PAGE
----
Although it told the origin story of one of DC Comics’ most famous super villain, Joker didn’t carry over a lot of elements from the original source material, instead opting to deliver a brand-new take on how the Clown Prince of Crime came to be. However, one way the movie did feel familiar is through its homages to Martin Scorsese’s films, but the legendary filmmaker is not one of the people who have gone to see Joker on the big screen.

Although Martin Scorsese is aware that Joker includes similar beats seen in some of his past work, particularly Taxi Driver and The King of Comedy, he has no interest in watching it, saying:

So per his comments to The New York Times, Martin Scorsese, who gave a lot of thought about producing Joker early on, is comfortable just seeing some snippets of the movie and knowing that it includes homages to his work. As a result, he’s not interested in seeing how Joaquin Phoenix’s Arthur Fleck goes from a down-on-his-luck standup comedian to a nihilistic criminal mastermind.

That isn’t too surprising. After all, back in 2016, Scorsese said he doesn’t really watch new movies anymore due to “over saturation.” Granted, I think there’s a stronger chance of him checking out Joker than a Marvel movie (going by his comments from last year), but regardless, for now, he knows all he wishes to about the Todd Phillips-directed movie.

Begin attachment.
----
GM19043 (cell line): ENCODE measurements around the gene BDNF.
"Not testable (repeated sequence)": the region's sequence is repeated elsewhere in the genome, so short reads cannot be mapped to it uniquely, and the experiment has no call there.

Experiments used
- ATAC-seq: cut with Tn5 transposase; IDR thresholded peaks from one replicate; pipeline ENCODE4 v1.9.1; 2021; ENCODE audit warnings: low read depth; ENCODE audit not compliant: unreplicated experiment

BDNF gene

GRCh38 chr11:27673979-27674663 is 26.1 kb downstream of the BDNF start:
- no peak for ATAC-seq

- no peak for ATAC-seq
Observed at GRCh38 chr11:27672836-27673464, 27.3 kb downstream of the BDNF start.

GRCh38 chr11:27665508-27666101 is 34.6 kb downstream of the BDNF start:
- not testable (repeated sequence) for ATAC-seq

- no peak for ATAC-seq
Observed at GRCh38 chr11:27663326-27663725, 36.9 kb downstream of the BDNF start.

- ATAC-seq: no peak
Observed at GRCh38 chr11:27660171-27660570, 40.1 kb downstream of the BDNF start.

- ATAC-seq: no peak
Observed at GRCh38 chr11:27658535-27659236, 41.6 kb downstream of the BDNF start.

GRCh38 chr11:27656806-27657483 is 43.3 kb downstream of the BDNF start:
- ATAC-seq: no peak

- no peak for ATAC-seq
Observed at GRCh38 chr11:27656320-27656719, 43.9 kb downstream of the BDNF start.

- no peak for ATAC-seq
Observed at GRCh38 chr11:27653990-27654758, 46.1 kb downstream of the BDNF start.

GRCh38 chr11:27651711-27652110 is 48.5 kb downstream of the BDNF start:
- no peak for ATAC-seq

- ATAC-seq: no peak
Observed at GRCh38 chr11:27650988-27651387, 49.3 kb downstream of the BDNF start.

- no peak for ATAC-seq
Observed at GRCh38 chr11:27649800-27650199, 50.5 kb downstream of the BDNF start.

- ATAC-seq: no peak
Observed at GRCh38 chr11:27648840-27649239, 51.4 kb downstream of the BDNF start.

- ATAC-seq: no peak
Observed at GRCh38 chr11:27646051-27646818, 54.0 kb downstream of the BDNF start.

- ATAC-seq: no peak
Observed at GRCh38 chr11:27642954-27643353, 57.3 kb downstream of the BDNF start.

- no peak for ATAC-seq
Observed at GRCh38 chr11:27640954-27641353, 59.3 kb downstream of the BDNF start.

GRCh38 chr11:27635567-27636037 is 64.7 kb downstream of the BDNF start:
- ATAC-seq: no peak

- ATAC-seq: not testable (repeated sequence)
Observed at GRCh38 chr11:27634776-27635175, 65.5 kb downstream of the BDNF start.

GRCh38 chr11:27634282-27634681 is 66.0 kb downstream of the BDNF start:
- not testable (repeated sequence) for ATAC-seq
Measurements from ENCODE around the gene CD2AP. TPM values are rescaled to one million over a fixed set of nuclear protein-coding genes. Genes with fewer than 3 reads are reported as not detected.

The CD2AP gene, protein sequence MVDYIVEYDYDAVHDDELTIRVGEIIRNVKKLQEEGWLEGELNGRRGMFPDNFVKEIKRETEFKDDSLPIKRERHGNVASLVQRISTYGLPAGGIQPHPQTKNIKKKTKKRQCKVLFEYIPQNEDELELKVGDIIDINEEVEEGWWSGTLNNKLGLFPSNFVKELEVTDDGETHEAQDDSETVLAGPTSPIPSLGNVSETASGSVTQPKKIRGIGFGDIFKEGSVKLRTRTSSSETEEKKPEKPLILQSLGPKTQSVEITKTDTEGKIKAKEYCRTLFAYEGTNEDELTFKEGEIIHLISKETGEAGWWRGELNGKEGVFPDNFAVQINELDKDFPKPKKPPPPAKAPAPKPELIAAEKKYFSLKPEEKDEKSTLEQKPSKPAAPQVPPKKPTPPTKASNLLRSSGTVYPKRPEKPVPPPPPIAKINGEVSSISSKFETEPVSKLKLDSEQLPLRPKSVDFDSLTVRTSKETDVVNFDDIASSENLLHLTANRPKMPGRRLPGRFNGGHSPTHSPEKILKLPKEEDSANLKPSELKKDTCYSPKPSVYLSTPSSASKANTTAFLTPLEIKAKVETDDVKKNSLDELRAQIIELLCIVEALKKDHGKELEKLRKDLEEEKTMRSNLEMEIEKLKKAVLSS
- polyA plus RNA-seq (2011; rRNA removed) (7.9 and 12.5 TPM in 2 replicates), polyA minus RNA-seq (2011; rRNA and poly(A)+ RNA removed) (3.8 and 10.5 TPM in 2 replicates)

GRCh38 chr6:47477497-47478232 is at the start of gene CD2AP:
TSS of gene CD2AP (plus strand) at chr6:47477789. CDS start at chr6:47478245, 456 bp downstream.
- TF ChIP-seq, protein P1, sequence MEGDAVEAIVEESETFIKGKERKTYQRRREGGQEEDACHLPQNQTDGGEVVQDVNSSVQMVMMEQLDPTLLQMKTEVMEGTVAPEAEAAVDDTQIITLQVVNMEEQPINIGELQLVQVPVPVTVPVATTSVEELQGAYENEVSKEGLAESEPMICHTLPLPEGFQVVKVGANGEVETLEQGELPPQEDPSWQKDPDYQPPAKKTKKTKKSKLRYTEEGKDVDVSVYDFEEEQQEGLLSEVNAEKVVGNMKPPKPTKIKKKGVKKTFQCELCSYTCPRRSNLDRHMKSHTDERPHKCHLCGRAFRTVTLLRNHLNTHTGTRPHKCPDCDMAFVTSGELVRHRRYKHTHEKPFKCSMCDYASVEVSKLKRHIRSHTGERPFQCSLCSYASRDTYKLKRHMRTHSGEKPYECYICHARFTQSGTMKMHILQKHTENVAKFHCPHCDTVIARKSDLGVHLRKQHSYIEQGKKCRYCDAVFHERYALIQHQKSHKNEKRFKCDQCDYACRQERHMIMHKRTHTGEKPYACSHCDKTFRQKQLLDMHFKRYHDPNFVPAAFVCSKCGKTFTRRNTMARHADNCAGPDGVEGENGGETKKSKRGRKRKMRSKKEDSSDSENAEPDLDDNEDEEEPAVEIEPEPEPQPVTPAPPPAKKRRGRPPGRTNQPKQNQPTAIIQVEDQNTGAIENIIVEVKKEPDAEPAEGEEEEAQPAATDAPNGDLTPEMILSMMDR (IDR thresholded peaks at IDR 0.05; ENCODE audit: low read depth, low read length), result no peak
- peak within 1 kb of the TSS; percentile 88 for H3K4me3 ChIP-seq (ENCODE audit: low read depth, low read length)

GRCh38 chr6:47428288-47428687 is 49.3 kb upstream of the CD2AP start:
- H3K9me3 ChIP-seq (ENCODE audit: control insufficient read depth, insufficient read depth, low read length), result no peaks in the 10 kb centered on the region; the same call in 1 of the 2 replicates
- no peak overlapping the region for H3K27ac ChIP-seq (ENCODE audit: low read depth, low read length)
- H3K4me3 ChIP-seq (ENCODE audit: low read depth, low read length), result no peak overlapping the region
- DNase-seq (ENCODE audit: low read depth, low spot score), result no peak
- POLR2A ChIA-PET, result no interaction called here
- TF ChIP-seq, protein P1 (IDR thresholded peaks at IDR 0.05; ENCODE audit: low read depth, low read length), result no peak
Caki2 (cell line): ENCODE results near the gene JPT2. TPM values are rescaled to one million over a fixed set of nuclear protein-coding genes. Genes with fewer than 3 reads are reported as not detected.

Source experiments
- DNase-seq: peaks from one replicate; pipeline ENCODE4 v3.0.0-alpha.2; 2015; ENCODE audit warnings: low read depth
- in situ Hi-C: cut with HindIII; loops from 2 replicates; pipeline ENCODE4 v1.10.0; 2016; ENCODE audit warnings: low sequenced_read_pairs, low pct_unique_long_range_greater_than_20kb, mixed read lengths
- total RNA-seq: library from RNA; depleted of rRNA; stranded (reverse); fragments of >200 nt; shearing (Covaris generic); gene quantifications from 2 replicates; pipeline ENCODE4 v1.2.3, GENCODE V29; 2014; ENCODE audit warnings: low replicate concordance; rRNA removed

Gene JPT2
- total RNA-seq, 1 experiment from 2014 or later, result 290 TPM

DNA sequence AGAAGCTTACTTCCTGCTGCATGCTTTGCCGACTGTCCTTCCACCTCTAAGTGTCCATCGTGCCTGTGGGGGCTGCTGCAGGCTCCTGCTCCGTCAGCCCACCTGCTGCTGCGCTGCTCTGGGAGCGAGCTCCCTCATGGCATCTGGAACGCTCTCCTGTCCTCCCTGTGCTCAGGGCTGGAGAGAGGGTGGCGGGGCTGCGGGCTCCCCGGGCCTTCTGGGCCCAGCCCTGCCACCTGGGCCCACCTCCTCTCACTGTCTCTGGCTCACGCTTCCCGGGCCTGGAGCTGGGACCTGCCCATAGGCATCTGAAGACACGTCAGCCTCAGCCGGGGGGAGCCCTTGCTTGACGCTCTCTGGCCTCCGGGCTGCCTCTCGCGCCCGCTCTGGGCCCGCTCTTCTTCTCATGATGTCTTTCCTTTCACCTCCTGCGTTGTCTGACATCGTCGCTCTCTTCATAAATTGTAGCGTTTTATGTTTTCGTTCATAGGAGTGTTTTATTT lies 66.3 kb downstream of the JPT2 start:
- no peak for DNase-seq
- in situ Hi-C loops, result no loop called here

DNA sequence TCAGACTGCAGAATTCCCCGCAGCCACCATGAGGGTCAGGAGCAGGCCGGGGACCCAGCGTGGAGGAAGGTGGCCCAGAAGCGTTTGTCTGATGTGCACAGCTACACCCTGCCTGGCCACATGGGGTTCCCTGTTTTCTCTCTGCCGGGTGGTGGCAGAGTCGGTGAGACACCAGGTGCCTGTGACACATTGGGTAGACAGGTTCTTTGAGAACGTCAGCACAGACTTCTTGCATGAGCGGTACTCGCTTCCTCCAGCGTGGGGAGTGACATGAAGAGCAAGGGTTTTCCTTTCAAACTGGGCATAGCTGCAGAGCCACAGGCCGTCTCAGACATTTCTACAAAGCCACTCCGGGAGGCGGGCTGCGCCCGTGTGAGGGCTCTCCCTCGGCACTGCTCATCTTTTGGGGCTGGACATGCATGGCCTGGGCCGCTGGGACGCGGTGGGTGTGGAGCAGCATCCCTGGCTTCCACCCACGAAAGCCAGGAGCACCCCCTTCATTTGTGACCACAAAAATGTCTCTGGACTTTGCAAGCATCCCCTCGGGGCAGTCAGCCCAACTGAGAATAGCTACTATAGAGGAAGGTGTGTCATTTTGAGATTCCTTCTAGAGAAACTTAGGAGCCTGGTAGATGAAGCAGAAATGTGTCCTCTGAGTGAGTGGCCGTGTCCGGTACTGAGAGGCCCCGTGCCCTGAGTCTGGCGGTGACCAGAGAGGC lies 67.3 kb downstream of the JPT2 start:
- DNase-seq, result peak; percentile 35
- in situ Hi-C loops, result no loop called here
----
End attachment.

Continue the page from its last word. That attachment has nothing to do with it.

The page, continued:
Martin Scorsese might not have blocked off time to see Joker, but plenty of folks did. Released at the beginning of last October, Joker has made over $1 billion at the worldwide box office, making it the first R-rated movie to cross the billion-dollar mark and the seventh highest-grossing movie of 2019. Its critical response has been more mixed, but there’s no denying that Joker left quite the impact on pop culture, which included the steps that Joaquin Phoenix danced down in Brooklyn becoming a tourist spot.

As for Martin Scorsese, he delivered a notable move of his own last year: The Irishman, which has been met with critical acclaim since its release last November. The director also has his next filmmaking endeavor lined up (despite previous claims suggesting the contrary): Killings of the Flower Moon, adapting the same-named nonfiction book written by David Grann which chronicled the murders of Osage Indians in 1920s Oklahoma.

Joker is now available for digital purchase, and you can buy a Blu-ray/DVD copy starting next Tuesday, January 7. The Irishman can be streamed on Netflix. Both movies have received multiple nominations for this weekend’s Golden Globes, and one can logically presume they’ll also get some love when the Academy Awards nominations are announced later this month.

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